Hi, I’m James. You don’t know me, but hopefully through reading these digital missives you’ll be able to come to a better understanding of who I am, what minimalism is, what it means to me, and what my mission is.
I’m a twenty-something high school graduate originally from San Diego, California. I moved to Tampa Bay, Florida with my parents in my late teens, then moved to Orlando for one of my first “successful” tech jobs. After moving back to San Diego to chase a career opportunity, I was invited to move to Boston, Massachusetts to further that pursuit and engage a very deep and meaningful relationship.
After moving to Boston, living in a multi-year relationship, and diving deep into my career, I hit a wall: the aforementioned relationship ended with my then-partner leaving for the Bay Area to pursue their career and cash-in their company equity, I started having massive panic attacks and a steady increase in stress at work, and I found myself fairly-well alone in New England without a support structure. I started questioning what all of these events meant for me, what my future was going to be–literally everything right down to my sanity.
If my story sounds similar to the story of one Joshua Fields Millburn, it should. I had been aware of Joshua’s website The Minimalists, where he co-authors content with Ryan Nicodemus, for a couple years. Up until that point, I hadn’t seriously considered minimalism a strong influence in my life. When I started getting my bearings again, I embarked upon a calculated campaign of curation, where I questioned every possession I owned, the relationships I maintained, the purpose of both, and the decision of whether to curate that object or relationship further into my focus or out of it completely.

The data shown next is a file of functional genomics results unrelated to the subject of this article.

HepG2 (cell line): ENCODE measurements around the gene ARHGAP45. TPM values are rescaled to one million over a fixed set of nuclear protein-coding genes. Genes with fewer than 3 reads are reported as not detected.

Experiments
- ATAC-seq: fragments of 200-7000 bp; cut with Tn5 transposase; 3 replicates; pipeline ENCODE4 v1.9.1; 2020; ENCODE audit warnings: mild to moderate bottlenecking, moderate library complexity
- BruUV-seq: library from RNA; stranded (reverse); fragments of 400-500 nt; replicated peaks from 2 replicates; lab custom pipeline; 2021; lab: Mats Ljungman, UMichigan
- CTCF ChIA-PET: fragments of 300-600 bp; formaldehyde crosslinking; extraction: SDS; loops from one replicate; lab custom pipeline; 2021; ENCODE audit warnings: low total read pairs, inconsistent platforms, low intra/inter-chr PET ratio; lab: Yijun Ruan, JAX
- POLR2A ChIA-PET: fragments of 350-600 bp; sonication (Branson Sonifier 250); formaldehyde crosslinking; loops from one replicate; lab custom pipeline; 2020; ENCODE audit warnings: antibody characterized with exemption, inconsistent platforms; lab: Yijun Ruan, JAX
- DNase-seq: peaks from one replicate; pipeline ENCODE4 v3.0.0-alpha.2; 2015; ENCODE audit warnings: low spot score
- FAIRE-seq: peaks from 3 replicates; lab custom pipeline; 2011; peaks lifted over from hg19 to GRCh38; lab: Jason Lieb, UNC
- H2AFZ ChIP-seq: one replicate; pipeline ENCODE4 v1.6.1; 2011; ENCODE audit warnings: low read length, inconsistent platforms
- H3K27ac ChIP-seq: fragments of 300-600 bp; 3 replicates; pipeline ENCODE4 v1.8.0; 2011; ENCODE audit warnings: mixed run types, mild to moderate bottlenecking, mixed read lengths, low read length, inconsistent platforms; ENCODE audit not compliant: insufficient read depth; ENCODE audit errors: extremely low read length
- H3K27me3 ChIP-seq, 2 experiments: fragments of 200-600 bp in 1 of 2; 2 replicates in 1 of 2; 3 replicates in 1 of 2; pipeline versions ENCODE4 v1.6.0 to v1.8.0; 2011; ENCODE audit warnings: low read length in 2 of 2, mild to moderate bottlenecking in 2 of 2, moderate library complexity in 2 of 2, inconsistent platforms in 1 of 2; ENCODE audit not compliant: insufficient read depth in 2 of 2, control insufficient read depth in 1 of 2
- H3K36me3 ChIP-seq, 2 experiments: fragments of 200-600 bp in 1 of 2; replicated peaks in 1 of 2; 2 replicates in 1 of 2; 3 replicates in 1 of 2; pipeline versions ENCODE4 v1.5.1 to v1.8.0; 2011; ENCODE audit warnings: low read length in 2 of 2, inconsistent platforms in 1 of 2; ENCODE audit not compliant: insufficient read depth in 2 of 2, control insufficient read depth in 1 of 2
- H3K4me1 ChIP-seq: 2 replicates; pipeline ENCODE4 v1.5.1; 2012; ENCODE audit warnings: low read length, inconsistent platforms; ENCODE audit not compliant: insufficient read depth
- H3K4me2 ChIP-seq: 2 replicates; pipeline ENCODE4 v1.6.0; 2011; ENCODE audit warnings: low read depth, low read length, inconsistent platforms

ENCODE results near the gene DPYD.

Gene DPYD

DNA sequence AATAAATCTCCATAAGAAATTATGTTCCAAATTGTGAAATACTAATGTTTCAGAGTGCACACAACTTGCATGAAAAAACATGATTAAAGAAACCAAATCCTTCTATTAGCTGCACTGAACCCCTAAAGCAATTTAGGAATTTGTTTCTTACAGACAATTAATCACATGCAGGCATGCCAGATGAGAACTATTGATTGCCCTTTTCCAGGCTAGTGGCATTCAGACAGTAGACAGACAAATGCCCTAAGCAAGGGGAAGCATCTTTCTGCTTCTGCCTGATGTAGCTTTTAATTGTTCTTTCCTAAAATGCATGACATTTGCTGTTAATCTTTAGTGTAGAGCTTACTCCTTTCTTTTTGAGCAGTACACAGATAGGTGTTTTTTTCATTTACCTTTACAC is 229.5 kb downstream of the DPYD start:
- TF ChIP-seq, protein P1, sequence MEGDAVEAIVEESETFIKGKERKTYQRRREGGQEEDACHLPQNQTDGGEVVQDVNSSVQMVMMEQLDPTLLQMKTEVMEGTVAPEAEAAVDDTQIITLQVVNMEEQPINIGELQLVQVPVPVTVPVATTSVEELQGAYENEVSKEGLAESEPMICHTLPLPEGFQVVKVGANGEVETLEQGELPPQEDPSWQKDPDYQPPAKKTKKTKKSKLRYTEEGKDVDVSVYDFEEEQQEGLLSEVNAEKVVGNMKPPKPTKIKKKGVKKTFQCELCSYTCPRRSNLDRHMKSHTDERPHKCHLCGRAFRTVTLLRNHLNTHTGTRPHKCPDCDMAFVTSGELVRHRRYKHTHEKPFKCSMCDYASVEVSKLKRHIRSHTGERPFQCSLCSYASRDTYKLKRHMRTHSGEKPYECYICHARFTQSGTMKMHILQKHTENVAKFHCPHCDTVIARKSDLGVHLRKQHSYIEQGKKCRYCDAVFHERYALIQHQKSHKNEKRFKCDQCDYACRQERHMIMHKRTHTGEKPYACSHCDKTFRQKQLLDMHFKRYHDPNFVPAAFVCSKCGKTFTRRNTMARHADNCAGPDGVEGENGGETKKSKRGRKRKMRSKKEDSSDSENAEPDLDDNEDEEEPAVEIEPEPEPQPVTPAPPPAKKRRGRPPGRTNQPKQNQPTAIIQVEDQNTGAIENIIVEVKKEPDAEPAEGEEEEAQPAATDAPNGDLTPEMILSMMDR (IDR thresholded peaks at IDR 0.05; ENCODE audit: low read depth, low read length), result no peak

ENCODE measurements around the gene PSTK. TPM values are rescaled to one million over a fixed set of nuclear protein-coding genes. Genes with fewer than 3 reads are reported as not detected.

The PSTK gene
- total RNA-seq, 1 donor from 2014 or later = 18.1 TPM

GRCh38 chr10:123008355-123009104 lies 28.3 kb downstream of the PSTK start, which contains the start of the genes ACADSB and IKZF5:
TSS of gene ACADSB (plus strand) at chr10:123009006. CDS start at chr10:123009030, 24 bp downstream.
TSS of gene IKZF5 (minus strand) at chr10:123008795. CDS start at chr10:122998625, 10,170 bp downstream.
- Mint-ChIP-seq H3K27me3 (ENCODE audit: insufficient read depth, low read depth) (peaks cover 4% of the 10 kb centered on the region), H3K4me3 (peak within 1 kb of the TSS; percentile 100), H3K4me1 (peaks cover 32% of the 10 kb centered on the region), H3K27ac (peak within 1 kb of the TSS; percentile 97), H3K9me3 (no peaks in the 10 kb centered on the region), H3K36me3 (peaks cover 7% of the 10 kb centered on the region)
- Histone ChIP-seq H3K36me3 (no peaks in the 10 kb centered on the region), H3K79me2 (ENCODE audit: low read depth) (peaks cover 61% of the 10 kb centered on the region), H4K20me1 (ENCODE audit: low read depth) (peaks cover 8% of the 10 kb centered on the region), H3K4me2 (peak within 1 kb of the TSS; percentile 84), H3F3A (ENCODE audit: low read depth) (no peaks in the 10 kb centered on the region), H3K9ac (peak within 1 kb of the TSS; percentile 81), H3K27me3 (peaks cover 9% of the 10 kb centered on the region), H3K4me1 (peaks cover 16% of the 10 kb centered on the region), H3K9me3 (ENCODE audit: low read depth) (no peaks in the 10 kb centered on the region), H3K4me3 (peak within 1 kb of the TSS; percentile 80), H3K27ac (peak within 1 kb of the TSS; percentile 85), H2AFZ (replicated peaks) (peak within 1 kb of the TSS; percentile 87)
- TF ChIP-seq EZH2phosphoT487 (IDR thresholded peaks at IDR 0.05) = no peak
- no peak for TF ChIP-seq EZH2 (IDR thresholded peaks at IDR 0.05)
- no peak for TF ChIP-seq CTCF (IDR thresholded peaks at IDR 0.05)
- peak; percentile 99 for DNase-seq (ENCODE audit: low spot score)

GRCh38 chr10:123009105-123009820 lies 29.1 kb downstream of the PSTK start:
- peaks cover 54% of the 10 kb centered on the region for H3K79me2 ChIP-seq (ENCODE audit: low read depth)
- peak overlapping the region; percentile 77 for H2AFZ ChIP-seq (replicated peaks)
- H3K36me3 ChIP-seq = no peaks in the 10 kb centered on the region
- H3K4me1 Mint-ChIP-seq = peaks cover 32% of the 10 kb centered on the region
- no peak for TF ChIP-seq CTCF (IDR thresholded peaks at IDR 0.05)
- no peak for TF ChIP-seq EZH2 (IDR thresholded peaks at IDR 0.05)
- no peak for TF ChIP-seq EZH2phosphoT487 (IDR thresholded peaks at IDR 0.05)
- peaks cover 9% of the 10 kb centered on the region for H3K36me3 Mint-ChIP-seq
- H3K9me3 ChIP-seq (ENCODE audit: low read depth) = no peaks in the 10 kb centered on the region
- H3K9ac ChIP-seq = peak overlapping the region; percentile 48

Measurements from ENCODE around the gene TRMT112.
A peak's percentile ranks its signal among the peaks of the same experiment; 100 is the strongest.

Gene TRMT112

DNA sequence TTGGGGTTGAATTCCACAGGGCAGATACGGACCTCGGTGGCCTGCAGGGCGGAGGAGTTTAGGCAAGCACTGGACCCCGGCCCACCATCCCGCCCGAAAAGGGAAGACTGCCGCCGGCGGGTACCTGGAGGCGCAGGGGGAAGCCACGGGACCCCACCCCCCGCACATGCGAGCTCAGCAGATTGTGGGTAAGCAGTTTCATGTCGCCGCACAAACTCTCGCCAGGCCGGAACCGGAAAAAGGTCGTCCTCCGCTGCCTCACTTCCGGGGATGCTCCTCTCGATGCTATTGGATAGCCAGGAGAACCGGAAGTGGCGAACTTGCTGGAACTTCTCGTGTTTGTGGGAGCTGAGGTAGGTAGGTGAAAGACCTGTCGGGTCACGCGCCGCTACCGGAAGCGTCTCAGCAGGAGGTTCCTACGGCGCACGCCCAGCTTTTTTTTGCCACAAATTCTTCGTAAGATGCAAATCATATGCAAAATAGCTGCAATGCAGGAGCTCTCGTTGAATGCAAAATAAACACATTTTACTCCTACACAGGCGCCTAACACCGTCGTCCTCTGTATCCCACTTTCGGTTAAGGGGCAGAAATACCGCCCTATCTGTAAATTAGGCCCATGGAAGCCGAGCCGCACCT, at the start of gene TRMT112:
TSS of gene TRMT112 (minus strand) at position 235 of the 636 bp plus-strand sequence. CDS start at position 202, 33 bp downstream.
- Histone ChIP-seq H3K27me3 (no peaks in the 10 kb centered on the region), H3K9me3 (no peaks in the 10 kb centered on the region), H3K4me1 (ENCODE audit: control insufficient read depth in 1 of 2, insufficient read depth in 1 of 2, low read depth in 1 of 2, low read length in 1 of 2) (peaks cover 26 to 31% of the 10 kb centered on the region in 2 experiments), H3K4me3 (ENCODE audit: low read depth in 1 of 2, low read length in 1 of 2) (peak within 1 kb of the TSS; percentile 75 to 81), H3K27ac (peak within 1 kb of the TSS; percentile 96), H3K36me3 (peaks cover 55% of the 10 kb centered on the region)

What I began to find was that I really didn’t know myself. I didn’t know what made me happy, who I really enjoyed interacting with, what I wanted to do with my career, or even what I could consider my life’s mission or charter. I began to think that maybe I needed a way to clear my head, get my bearings, and find a more rewarding direction to point myself.
One day, I had a thought: maybe I could take a long sabbatical. It wouldn’t necessarily be that difficult to do, as I was making a good living at my job and others in my field have done similar things to recharge their proverbial batteries. All I needed to do was save money, do something about my belongings, and cultivate a deeper sense of adventure. I began hiking outdoors more often, engaging in tougher physical training at my local climbing gym, and even began shopping around for parts to build my own version of the Adventure Truck (since I owned a pickup of my own).
My current mission is simple: seek challenge through adventure and cultivate a broader sense of myself and the world around me. To that end, I created this blog both as a way to record my progress as well as to spread the message. Minimalism and modern life are not incompatible, it doesn’t require a rich twenty-something to embark upon, and that adventure is a gateway to growth. I hope you’ll join me on the journey.